SLAVERY NEVER has been a joking matter in America. For good reason, the topic does not surface in the monologues of Letterman or Leno. Painful histories make it difficult, if not impossible, to reduce topics such as slavery and the Holocaust to humor without stirring deep emotions of pain or rage, especially among people whose heritage connects them with the suffering.
Howard County Police Capt. Stephen Drummond, who is white, found humor in a cartoon about a slave ship, but black county police officers are not laughing. Cartoonist Gary Larsen, the offbeat creator of "Far Side," portrayed a vessel with a shipload of slaves and their overseer. In the drawing, the ship was trailed by a dingy carrying a single slave. The caption read: "Every slave ship should have a spare." Apparently, this cartoon was in a "Far Side" calendar.
Captain Drummond was accused by a black police officers organization of showing the cartoon to the sole black detective in the department's Crimes Against Persons section. Then, allegedly, the captain posted the cartoon on his own door and kept it there for 24 hours.
If true, it is surprising behavior from a top official. Viewed in the most favorable light, it shows insensitivity to or unfamiliarity with the sting that persists from the history of slavery. As commander of the Criminal Investigations Bureau in a police department of the 1990s, Captain Drummond is expected to be more aware of racial issues. Diversity training for police may not cure the illness that is racism, but it should give officers insight into what bothers members of various minority groups.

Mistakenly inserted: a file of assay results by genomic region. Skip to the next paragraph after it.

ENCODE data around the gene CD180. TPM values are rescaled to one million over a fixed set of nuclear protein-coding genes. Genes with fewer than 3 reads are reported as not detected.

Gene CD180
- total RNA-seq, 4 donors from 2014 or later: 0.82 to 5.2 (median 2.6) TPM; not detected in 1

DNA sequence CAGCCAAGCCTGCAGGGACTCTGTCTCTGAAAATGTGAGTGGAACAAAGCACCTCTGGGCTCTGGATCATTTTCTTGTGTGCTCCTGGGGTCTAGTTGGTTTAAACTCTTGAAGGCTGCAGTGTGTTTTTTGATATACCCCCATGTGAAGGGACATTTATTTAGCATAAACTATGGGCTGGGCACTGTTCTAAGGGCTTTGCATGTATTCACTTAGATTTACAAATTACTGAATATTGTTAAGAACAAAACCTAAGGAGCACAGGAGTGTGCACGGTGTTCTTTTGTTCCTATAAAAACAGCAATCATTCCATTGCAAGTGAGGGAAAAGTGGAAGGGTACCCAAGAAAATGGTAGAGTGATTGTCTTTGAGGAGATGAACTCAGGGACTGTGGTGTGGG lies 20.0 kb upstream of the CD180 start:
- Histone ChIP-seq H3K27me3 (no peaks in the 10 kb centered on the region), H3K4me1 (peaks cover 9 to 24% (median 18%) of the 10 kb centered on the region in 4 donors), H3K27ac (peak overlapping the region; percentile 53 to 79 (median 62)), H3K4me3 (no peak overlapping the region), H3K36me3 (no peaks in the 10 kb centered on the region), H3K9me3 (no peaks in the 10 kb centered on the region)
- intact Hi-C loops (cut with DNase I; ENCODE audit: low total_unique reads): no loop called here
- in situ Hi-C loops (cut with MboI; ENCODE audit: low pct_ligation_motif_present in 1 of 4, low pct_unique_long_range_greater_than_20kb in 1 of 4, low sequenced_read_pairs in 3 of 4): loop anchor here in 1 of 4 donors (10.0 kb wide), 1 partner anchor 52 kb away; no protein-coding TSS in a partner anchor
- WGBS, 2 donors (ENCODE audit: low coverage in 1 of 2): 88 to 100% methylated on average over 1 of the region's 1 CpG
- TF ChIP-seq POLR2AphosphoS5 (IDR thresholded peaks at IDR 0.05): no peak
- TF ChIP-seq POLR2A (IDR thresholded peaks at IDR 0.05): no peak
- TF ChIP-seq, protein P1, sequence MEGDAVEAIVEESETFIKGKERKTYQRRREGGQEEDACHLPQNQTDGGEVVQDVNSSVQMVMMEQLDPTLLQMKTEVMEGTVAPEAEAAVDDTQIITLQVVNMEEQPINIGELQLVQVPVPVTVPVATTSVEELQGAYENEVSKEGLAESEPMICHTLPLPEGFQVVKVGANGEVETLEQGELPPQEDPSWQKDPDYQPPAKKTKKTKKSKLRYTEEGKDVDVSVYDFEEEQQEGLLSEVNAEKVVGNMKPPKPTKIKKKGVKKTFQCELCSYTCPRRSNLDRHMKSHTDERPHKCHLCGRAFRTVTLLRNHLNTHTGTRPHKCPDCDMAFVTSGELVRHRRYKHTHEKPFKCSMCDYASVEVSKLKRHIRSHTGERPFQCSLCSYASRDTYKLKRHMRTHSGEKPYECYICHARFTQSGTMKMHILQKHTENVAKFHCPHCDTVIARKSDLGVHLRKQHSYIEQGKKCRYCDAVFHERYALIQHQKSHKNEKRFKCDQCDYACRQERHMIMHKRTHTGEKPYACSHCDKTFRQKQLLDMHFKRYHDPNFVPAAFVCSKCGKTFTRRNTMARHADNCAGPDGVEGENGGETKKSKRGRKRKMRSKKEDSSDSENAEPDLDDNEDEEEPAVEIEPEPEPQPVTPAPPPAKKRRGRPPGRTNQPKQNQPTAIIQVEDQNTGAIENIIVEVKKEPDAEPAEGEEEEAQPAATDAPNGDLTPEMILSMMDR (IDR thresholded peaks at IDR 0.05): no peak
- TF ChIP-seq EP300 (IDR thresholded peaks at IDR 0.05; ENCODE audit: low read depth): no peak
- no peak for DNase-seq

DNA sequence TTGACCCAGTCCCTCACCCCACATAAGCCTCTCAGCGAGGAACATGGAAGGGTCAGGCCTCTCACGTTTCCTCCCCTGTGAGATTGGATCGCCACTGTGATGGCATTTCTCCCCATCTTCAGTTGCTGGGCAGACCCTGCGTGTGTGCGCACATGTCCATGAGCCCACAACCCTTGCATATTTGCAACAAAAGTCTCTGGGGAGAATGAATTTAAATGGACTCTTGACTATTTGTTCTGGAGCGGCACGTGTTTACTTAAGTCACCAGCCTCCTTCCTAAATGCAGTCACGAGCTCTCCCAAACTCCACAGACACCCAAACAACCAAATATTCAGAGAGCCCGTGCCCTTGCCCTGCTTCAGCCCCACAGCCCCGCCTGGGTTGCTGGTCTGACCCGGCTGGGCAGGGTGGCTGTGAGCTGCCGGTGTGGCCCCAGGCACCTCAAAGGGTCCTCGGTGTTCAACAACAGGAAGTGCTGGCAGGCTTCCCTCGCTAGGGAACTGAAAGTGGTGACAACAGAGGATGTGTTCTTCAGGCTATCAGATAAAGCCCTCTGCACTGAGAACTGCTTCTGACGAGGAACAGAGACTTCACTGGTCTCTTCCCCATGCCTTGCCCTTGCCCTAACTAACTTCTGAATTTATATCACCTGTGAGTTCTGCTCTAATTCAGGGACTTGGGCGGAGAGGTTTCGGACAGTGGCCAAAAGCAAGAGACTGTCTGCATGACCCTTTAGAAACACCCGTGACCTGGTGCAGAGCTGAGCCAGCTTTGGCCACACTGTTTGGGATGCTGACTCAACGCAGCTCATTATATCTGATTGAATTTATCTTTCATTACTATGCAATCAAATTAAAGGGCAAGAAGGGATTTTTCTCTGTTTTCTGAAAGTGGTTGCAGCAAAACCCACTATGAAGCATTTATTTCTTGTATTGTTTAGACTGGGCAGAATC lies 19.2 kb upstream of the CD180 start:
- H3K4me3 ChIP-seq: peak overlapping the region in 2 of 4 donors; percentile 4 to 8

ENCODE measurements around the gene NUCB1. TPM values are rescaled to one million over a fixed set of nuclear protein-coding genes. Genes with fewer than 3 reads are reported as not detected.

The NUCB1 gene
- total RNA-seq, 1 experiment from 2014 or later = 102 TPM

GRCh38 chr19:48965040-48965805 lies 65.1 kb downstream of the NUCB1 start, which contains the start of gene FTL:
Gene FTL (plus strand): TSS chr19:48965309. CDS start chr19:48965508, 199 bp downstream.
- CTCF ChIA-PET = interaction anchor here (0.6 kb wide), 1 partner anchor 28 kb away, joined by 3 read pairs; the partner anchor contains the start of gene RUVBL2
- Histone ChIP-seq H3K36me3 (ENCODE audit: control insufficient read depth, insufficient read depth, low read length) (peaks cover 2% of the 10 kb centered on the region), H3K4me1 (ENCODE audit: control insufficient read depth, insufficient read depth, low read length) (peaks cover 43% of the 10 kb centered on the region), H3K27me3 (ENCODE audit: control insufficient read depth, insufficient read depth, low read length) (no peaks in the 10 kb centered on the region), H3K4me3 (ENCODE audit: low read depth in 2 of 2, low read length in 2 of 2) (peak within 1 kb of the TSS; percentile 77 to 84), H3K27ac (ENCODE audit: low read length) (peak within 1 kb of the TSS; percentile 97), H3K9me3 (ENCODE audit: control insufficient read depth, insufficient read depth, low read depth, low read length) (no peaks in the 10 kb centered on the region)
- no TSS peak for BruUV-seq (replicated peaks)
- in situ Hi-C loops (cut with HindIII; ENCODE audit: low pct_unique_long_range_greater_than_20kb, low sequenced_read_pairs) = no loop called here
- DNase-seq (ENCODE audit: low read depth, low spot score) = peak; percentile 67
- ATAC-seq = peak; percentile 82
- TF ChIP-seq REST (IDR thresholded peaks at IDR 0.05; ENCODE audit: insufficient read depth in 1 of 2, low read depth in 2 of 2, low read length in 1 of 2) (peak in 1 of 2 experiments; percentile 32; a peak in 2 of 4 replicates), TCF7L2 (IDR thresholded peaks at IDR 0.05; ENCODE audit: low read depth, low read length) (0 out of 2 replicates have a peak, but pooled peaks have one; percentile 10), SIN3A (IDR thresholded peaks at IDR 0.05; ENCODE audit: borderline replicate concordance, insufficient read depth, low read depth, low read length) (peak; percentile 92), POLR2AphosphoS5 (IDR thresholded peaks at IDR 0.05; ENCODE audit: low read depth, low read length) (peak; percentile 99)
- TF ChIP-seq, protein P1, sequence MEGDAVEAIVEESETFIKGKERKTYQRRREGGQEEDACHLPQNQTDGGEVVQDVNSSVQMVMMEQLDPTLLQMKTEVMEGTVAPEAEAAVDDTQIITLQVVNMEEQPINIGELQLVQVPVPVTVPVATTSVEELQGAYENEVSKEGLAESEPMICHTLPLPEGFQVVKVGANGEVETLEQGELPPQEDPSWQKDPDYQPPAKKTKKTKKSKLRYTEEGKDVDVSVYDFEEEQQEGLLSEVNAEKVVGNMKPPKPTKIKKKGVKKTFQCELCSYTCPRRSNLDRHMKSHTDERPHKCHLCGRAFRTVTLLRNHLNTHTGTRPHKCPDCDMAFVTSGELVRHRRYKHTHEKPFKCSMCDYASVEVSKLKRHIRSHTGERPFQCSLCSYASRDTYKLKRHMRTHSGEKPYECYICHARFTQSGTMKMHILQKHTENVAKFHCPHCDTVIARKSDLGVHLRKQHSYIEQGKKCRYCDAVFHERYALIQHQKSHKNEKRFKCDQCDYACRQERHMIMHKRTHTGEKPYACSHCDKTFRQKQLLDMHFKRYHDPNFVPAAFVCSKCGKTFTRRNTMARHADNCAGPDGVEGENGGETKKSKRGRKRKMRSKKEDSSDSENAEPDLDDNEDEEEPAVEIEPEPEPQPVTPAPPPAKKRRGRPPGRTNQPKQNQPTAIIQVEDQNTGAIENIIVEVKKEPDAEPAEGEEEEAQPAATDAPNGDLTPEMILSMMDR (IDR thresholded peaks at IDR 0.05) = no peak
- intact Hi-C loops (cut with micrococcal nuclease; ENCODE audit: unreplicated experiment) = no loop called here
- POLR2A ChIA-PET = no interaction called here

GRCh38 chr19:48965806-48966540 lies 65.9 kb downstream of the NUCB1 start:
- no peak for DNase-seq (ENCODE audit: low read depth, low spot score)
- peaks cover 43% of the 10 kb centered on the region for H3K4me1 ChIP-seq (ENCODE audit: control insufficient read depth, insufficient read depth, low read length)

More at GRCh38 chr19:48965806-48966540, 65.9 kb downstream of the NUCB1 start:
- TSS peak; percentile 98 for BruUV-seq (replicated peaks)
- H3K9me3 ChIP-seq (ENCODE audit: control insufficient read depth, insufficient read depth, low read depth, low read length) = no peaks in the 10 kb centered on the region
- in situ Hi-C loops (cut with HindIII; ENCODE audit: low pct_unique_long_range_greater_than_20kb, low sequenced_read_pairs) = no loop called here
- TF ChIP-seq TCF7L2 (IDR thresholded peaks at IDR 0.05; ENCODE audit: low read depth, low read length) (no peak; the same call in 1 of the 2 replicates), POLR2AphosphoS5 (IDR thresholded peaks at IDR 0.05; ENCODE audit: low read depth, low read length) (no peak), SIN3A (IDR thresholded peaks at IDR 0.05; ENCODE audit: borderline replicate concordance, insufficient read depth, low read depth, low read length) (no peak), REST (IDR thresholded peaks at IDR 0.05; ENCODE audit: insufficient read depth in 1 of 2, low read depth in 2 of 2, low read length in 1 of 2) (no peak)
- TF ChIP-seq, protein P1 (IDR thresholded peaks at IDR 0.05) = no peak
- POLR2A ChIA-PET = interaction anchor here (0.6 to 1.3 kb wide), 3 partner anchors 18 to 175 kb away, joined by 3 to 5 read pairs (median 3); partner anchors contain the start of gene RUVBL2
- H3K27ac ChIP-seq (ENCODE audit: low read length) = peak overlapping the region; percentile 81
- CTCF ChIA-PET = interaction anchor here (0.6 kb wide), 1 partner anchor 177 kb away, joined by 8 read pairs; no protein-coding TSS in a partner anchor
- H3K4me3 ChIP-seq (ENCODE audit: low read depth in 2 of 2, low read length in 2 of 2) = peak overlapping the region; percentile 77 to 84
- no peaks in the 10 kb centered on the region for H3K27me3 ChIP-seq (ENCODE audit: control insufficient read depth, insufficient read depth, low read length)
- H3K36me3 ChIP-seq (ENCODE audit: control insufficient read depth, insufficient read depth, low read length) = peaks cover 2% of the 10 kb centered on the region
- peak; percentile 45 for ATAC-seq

Howard County police deserve credit for responding quickly to the complaint by the Howard County Centurions for Justice, the black officers' group. The Internal Affairs Division is pursuing an investigation into the captain's behavior. The department has penalties for conduct unbecoming of an officer, which hopefully include refresher courses in diversity training.
Under the leadership of Chief James N. Robey, the department has made strides in improving its reputation on race matters. An impressive number of African-Americans were recruited to its most recent class; more experienced black officers are moving up the ranks. The department is not helped by such mindless acts by its own personnel.
Pub Date: 12/16/96